jactrades: Mole from Arrested Development (Yeoman Rand)
All the blame for this goes to [livejournal.com profile] team_kirkrand (my oh-so-awesome team for the oh-so-awesome Ship Olympics at [livejournal.com profile] st_respect). The third prompt for the competition was AU, and, as a team, we decided to focus on creating an AU based around World War 2, which... is a cool, cool era, especially for Jim & Janice, but not one that I have much imagination for in a ficish way.

Except that I stumbled into a few wikipedia articles about WW2, and, three hours of clicking later, I ended up at the Berlin Blockade page and couldn't get the event out of my head. Here's this truly heroic event, with a clear narrative and climax, filled with crazy details of men and women using new technology, sheer guts, and freakin' incredible logistics to achieve something that was truly thought impossible until they went and did it.

And now, 5k of words deep into writing what is clearly going to become a big bang fic (there was no chance it was going to get finished in time for the competition), I'm just starting to figure out how, in good conscious, I can write fic about a historical event that plenty of people still alive experienced. 'Cause that's the rub, right? Real place, real time, real people, real events - I really don't want to screw this up.

Obviously, there's no point in reinventing the wheel, so I've been reading up on the process of writing by published historical fiction authors. The article that is pinned on my bookmarks bar is Elizabeth Cook's Seven Rules for Writing Historical Fiction, and I'm steadily working my way through the links on Cindy Vallar's Historical Fiction vs. History. I also have an interlibrary loan request out for The Art and Craft of Writing Historical Fiction, which I hope lives up to the praise of its reviews.

So far, the big two takeaways for me from all this reading is that (1) you should drown yourself in research, (come up for air, and then dive back in if needed) and (2) a historical detail should be in a story for the same reason any other detail is - because it helps develop your characters and plot. Both points are, well, obvious, but they're good things to keep repeating to myself as I write - and number two is going to be key as I go into a first edit.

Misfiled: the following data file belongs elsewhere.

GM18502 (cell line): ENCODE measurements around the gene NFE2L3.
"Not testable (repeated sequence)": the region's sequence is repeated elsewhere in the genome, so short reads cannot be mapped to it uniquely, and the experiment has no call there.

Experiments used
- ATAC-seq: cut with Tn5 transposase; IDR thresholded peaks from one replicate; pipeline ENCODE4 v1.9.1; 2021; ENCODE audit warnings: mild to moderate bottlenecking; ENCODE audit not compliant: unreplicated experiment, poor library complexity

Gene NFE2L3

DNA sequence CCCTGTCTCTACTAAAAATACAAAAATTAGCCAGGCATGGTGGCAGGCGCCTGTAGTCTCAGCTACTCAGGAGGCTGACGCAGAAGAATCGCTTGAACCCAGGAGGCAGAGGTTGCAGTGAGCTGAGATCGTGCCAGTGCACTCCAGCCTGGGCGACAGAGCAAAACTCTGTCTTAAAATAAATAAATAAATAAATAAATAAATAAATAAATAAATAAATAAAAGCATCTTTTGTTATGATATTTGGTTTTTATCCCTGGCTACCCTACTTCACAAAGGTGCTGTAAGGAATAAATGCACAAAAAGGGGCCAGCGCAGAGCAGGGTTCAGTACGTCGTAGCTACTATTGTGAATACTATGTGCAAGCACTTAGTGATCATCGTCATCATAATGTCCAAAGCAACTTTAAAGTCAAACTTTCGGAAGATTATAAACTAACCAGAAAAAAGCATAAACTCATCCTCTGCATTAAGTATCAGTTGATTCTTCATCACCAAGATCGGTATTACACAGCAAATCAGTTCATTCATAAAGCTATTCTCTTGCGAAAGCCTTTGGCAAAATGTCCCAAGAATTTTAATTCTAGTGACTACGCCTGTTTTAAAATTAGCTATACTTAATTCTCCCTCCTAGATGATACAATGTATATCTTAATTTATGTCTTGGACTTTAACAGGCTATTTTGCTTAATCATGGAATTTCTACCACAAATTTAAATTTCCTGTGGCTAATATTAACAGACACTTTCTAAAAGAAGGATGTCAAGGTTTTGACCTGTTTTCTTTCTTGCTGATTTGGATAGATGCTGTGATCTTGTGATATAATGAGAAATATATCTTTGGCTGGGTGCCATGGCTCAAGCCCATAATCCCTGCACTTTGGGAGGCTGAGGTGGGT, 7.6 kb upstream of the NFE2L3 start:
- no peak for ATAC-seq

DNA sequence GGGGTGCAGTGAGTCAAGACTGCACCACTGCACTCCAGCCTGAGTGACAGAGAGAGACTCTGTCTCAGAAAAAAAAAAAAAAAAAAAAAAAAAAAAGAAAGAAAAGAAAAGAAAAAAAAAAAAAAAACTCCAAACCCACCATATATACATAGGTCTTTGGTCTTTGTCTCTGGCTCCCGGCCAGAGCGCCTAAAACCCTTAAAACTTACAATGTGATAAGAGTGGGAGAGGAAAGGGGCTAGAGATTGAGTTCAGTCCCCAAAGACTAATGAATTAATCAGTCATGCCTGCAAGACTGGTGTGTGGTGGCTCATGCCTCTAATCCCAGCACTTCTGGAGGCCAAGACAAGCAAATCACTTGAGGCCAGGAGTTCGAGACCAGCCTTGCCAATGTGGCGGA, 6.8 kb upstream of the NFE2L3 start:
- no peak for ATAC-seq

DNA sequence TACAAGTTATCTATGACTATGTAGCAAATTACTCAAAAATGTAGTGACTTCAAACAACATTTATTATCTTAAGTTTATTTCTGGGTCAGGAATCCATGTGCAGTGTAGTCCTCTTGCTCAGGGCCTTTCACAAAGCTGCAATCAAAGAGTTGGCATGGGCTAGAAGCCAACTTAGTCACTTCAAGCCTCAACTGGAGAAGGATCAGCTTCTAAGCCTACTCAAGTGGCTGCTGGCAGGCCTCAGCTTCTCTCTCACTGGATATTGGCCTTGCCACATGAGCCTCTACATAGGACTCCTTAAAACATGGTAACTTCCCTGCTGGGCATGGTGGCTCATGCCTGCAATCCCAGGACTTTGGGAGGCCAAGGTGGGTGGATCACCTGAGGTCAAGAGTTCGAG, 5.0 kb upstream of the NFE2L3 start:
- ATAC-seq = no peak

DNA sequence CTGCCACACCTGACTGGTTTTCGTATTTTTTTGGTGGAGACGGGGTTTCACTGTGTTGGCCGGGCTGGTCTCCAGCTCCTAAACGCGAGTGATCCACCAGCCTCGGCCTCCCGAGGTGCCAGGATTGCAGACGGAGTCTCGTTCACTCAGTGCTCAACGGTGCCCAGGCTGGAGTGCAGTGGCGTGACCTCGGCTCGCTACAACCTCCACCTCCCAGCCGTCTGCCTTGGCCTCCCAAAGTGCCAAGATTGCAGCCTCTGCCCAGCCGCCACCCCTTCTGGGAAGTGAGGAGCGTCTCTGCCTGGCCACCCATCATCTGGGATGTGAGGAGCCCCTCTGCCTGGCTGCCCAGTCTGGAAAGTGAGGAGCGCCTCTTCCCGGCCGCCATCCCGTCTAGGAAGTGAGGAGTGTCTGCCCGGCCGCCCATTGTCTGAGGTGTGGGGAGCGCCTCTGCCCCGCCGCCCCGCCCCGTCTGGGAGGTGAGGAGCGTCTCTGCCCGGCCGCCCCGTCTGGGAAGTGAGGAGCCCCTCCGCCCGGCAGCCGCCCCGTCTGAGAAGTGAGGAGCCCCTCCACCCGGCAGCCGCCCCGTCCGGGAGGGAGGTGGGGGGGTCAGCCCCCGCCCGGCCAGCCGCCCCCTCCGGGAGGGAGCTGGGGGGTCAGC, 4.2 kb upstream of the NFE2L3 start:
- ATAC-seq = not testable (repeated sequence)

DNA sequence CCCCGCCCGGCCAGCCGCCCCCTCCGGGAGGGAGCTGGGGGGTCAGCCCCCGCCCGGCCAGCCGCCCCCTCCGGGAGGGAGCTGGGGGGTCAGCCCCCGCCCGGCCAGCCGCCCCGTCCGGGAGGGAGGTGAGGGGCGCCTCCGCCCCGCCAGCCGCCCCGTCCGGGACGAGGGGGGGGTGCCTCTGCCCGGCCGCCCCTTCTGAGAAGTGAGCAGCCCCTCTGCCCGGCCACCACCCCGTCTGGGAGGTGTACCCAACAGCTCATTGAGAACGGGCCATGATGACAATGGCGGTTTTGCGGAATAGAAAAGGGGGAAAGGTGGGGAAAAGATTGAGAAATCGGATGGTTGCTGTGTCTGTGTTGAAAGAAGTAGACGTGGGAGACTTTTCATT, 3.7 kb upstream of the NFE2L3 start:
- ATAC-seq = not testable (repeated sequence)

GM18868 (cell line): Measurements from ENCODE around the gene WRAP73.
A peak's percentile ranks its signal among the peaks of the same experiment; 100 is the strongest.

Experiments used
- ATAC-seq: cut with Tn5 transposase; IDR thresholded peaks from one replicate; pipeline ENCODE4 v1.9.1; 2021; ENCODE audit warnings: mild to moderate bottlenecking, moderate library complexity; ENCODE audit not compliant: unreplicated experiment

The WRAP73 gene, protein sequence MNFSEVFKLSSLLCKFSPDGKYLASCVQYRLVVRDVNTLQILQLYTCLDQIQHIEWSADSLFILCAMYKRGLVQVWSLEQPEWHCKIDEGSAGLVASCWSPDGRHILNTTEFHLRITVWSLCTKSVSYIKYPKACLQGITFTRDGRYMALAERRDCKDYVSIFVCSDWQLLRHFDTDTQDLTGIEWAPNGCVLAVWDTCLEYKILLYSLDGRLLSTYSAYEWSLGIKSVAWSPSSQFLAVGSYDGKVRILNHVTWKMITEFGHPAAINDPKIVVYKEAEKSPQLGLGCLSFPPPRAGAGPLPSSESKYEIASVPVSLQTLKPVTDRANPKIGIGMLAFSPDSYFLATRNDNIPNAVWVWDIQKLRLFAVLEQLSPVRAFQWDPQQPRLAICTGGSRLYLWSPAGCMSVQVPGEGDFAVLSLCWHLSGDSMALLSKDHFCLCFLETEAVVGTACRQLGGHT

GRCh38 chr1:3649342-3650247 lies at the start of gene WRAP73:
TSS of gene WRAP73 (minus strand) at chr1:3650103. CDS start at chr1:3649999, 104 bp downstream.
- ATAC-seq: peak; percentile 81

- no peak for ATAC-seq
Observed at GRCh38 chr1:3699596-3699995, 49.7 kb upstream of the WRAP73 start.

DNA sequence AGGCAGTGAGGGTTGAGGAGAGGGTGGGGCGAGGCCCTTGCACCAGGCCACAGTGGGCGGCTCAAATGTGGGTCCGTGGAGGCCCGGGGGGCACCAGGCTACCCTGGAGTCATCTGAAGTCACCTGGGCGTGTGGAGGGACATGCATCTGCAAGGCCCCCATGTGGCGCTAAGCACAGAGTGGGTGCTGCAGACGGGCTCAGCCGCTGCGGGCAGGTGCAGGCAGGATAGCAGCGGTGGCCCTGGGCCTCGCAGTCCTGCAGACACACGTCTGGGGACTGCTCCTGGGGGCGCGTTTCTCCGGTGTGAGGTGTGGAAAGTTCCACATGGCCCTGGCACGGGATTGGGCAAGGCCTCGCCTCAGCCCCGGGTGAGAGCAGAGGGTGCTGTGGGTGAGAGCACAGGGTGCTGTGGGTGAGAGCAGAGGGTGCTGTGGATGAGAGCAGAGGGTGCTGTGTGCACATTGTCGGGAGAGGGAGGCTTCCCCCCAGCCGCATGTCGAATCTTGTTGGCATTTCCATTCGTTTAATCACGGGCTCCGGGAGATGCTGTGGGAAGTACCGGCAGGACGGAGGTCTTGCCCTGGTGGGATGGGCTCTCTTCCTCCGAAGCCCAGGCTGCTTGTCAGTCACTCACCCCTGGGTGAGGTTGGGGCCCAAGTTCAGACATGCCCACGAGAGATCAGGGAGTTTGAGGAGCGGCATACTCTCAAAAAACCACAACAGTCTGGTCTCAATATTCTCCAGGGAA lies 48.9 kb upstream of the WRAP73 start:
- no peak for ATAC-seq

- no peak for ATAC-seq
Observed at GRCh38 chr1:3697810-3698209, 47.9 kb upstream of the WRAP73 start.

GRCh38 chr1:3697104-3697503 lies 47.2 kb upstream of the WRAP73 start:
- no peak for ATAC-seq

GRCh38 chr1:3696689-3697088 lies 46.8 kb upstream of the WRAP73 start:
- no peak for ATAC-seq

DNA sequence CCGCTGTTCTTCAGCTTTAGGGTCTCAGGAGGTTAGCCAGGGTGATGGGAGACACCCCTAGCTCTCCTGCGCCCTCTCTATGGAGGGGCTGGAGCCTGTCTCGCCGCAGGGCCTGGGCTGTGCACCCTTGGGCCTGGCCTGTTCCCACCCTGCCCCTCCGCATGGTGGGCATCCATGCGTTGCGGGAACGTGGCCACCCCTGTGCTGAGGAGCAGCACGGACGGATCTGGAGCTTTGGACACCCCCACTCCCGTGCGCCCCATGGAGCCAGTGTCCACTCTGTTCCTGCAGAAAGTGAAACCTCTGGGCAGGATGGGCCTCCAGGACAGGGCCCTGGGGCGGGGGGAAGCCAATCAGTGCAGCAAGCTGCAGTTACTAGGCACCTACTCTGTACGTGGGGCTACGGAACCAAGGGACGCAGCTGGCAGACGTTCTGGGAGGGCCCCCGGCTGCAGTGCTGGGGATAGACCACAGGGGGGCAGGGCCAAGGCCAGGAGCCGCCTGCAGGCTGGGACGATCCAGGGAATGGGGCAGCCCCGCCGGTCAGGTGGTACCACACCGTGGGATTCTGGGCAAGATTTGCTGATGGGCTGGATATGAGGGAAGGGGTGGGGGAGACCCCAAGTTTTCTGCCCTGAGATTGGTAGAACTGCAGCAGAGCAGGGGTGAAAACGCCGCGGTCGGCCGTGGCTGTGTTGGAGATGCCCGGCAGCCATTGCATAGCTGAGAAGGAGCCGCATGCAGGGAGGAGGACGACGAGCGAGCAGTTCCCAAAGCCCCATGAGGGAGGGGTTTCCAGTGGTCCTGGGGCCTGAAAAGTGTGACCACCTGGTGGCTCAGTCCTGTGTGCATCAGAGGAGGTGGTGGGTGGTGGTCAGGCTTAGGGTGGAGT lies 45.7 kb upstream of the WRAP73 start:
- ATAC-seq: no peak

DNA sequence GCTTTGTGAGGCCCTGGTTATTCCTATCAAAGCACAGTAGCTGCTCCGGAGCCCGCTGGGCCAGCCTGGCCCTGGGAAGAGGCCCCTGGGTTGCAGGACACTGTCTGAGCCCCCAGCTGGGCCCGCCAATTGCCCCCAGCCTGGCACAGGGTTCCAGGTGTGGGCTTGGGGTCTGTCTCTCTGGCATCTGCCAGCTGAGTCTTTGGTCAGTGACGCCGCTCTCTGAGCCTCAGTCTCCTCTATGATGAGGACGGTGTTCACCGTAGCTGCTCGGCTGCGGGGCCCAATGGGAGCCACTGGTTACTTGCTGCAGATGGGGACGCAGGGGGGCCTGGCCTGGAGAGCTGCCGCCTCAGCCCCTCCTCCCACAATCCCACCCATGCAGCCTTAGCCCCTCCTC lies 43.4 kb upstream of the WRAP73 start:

One thing that profic authors don't have to worry about, however, is how to fit their characters into the historical period; their characters develop from the historical period. When this AU first popped into my head, I struggled with how to place the Star Trek gang into this big event without allowing them to be the catalysts of this big event, since that role is already filled by the real people who were there. While I could replace everyone who played a part with individuals from the Star Trek universe - oh god, it'd be so easy and fun to do that - I'm just too uncomfortable doing that with a historical event as recent as WWII. Erasing people who are still alive from the historical record... eh, I just can't do that.

I think I've figured out roles for Kirk et al. for this AU - ways they can be in the airlift without being leaders of the airlift while still being recognizably the type of crew that defeated Nero & saved the Earth as a bunch of raw cadets, but that's definitely where the heaviest lifting has been needed in figuring out how to plot out all of this fic that's eaten my brain.


Edited to add that I'm working from home today, and have been watching old TOS episodes on tv (Google TV plus youtube equals awesome - I love living in the future). Sulu's adorable unicorn dog from The Enemy Within just appeared on the screen yipping, and my equally adorable non-unicorn dog just wagged her tail at him. The cute, I cannot describe it.


jactrades: Mole from Arrested Development (Default)

December 2011

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